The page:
[Contents] [Previous] [Next] [Index]

Preface

JavaScript is Netscape's cross-platform, object-based scripting language for client and server applications. JavaScript lets you create applications that run over the Internet. Using JavaScript, you can create dynamic HTML pages that process user input and maintain persistent data using special objects, files, and relational databases.

What's New in Navigator 4.0

JavaScript 1.2 for Navigator 4.0 has a rich set of new features. Information on these features, with the exception of layers and style sheets, has been incorporated in this manual. For summary information on them, see What's New in JavaScript 1.2.

What You Should Already Know

This book assumes you have some basic background, including

Some programming experience with a language such as C or Visual Basic is useful, but not required.

How to Use JavaScript Documentation

This book is divided into two parts:

If you are new to JavaScript, start with Chapter 1, "Getting Started" to start scripting your own pages immediately. Then continue with the chapters in Part 1, to learn more about JavaScript in Navigator. You may find it useful to skim the material in Part 2, particularly Chapter 10, "Object Model."

If you are already familiar with JavaScript in Navigator, skim the material in Part 1, paying particular attention to the chapters that discuss more advanced topics: Chapter 4, "Using Windows and Frames" and Chapter 6, "Advanced Topics."

Once you have a firm grasp of the fundamentals, you can use the JavaScript Reference to get more details on individual objects and statements.

If you are developing a client-server JavaScript application, use the material in Part 1 to familiarize yourself with the basics of JavaScript. Then read Part 2 for a more in-depth look at the JavaScript language. All the material in Part 2 is applicable to server-side JavaScript. You need to read only material on client JavaScript if you want to incorporate only client functionality into your applications. Once you are comfortable with the core and client-side JavaScript, you're ready to use Writing Server-Side JavaScript Applications to develop your server-side JavaScript application.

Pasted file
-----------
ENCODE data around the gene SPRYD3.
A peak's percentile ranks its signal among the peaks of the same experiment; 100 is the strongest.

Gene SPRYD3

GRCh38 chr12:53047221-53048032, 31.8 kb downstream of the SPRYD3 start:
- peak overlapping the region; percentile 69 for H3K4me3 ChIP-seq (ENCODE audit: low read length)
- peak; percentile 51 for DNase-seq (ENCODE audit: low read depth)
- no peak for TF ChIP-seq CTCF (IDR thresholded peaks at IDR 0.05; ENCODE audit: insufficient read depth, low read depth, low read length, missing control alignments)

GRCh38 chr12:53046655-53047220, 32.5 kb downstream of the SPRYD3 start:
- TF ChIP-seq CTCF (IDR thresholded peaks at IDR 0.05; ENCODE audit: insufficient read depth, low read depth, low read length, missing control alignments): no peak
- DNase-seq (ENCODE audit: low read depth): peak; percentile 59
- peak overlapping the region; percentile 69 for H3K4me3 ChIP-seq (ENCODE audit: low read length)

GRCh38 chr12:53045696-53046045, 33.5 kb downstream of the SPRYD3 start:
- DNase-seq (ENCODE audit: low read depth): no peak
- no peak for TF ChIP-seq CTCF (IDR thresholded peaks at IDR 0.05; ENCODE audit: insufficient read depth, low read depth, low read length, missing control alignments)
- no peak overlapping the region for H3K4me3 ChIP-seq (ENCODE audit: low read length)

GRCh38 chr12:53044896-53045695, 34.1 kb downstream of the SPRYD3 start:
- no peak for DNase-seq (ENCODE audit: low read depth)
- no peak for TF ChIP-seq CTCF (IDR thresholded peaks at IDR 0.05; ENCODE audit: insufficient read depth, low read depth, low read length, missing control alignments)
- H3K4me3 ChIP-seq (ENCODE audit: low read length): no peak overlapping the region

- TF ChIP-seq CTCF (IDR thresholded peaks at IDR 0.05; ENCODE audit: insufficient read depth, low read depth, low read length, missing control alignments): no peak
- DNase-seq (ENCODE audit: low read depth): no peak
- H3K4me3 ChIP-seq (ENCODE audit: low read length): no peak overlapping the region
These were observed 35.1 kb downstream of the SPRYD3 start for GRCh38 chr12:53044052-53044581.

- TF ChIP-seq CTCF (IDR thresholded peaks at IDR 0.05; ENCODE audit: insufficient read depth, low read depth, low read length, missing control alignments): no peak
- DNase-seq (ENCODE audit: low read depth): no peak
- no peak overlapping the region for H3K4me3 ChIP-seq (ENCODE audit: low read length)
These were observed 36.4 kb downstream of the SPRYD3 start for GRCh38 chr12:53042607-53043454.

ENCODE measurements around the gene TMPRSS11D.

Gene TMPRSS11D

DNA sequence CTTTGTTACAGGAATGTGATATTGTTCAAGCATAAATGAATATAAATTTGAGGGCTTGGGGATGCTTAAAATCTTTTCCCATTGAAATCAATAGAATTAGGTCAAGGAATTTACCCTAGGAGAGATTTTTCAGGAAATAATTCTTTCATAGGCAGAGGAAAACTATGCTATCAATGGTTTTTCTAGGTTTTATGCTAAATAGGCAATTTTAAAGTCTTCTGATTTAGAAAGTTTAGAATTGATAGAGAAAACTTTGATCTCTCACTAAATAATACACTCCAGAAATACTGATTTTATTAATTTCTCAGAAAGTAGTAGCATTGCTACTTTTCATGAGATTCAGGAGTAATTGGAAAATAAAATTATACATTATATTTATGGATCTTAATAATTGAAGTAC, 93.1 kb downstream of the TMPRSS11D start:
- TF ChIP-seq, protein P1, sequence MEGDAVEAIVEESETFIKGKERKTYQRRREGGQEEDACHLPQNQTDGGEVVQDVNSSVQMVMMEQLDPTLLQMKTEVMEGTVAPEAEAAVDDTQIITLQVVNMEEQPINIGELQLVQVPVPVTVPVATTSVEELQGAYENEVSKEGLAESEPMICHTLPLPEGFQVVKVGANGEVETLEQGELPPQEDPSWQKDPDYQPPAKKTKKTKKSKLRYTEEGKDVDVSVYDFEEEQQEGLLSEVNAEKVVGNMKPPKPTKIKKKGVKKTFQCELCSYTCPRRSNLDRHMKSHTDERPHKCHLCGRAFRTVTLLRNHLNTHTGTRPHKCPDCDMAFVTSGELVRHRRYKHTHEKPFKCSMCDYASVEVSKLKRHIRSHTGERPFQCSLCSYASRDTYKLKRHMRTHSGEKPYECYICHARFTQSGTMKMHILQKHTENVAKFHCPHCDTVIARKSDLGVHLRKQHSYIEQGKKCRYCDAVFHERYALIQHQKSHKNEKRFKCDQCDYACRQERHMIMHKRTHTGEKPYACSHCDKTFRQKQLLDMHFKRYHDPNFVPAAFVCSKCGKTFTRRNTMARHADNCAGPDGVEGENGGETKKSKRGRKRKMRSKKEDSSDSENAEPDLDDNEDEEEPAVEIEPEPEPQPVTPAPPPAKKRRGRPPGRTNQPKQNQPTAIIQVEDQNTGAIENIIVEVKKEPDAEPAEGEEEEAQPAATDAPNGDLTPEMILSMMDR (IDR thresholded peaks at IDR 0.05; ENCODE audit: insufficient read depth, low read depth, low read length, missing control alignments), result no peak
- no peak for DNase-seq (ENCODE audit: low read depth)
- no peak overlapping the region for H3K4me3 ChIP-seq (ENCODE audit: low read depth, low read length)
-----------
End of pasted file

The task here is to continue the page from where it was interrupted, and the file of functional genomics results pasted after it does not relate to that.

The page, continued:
In addition to these manuals, DevEdge, Netscape's online developer resource, has a lot of other information about JavaScript, such as Getting Started with Netscape JavaScript Debugger.

The JavaScript page of the DevEdge library contains several other documents of interest about JavaScript. The contents of this page change frequently. You should revisit it periodically to get the newest information.

Document Conventions

Occasionally this book tells you where to find things in the user interface of Netscape Navigator. In these cases, the book describes the user interface in Navigator 4.0. This interface may be different in earlier versions of the browser.

JavaScript applications run on many operating systems; the information here applies to all versions. File and directory paths are given in Windows format (with backslashes separating directory names). For Unix versions, the directory paths are the same, except that you use slashes instead of backslashes to separate directories.

This book uses uniform resource locators (URLs) of the form

http://server.domain/path/file.html
In these URLs, server represents the name of the server on which you run your application, such as research1 or www; domain represents your Internet domain name, such as netscape.com or uiuc.edu; path represents the directory structure on the server; and file.html represents an individual filename. In general, items in italics in URLs are placeholders and items in normal monospace font are literals. If your server has Secure Sockets Layer (SSL) enabled, you would use https instead of http in the URL.

This book uses the following font conventions:


[Contents] [Previous] [Next] [Index]

Last Updated: 11/26/97 09:25:24


Copyright 1997 Netscape Communications Corporation